- A federal judge granted manufacturer Mannington Mills' motion to dismiss a Georgia-based employee's suit alleging that the company discriminated against her based on her association with her brother, who tested positive for COVID-19 (Champion v. Mannington Mills, No. 5:21-cv-00012 (M.D. Ga. May 10, 2021)).
- The employee and her brother worked at the same facility. After her brother tested positive for COVID-19, the employee was sent home by her supervisor — who determined that the employee had an in-person conversation with her brother prior to his diagnosis — and was told to quarantine for 14 days. Days later, the employer's HR director "accused [the employee] of dishonesty" because she failed to disclose the conversation with her brother when the HR director asked if she had contact with him at the time that he was symptomatic. She was terminated the following day.
- The employee sued, alleging that Mannington Mills violated the Americans with Disabilities Act, but the district court held that the employee failed to show that the employer regarded her brother as "disabled" as defined under the law.
The case touches on a common question among employers, particularly early in the pandemic: Is COVID-19 a disability under the ADA? To this point, the U.S. Equal Employment Opportunity Commission has not said that COVID-19 is a disability, with officials instead stating that the answer is unclear.
The ADA's association provision prohibits employers from discriminating against employees and job applicants based on their relationship or association with a person who has a disability, regardless of whether the employee or applicant has a disability, according to EEOC guidance.
This provision was central to the employee's argument in Champion, but the district court listed three ways in which the plaintiff failed to meet the law's standard. For one, the employee failed to show that her brother was substantially limited in his ability to work due to his COVID-19 infection, the court said.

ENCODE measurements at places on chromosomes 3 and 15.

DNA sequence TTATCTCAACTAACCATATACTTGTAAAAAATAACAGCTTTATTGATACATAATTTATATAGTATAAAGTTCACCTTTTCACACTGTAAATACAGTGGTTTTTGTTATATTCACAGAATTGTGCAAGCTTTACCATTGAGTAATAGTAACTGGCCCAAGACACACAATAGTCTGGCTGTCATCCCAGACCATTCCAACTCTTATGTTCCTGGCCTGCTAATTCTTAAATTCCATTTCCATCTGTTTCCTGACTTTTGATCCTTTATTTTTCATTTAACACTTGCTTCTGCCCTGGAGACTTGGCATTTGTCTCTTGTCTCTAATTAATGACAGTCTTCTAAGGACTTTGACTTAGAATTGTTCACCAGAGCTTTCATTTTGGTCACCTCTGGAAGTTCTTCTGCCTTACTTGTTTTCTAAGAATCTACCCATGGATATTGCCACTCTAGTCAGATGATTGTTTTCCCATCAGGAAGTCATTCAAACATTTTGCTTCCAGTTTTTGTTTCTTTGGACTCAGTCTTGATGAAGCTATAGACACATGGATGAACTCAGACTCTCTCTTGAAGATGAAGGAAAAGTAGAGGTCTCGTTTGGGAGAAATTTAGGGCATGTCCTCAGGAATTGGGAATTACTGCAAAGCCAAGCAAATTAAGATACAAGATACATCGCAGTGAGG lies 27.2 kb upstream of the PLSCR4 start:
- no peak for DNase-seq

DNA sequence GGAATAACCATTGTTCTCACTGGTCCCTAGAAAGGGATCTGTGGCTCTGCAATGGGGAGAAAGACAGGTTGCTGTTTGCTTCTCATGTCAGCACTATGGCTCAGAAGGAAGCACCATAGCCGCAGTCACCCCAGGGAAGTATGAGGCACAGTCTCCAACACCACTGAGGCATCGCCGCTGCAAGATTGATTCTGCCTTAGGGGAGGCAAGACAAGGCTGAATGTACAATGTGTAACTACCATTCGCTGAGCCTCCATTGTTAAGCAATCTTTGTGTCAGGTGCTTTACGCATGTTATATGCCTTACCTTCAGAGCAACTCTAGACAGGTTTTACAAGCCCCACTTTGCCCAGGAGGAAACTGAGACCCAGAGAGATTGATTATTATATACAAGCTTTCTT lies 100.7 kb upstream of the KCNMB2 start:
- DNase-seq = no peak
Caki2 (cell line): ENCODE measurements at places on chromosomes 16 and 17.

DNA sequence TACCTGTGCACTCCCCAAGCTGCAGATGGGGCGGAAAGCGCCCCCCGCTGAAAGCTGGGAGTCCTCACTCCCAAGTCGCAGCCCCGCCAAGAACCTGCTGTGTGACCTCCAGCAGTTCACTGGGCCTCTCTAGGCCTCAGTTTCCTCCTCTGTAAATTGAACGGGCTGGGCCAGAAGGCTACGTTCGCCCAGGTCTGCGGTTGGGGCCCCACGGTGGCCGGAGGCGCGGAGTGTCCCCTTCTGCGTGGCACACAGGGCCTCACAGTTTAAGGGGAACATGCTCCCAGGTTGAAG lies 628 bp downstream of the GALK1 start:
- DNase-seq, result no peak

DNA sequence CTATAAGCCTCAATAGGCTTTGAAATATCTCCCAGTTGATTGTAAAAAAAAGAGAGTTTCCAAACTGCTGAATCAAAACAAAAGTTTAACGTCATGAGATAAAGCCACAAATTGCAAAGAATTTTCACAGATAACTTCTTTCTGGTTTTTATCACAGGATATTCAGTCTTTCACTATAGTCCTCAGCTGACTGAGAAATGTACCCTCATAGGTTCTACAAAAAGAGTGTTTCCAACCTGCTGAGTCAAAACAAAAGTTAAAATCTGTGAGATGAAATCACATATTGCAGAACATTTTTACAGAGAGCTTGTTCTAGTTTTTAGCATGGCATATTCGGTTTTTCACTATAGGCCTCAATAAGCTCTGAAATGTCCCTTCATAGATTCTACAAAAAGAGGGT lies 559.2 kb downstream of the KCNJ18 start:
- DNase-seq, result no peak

Although the employee did argue that her brother "was substantially limited in his ability to communicate" due to his infection, the court said the ADA does not include in-person communication as a form of major life activity under the law's definition.
The plaintiff also did not succeed under the law's "regarded as" prong, in part because an association discrimination claim "cannot be based on a plaintiff's association with a person merely regarded as disabled," the court said.
"Just because Mannington followed the relevant public health guidance when it sent Evans home from work due to his possible COVID-19 infection and required him to stay home for an unspecified period of time does not mean Mannington regarded him as disabled," the court said. "To hold otherwise would mean that every person in the United States who was (or who may be) sent home upon feeling sick during this pandemic, or was asked to stay home once testing positive or being exposed to COVID-19, would be disabled for the purposes of the ADA and every such employer covered by the ADA potentially liable."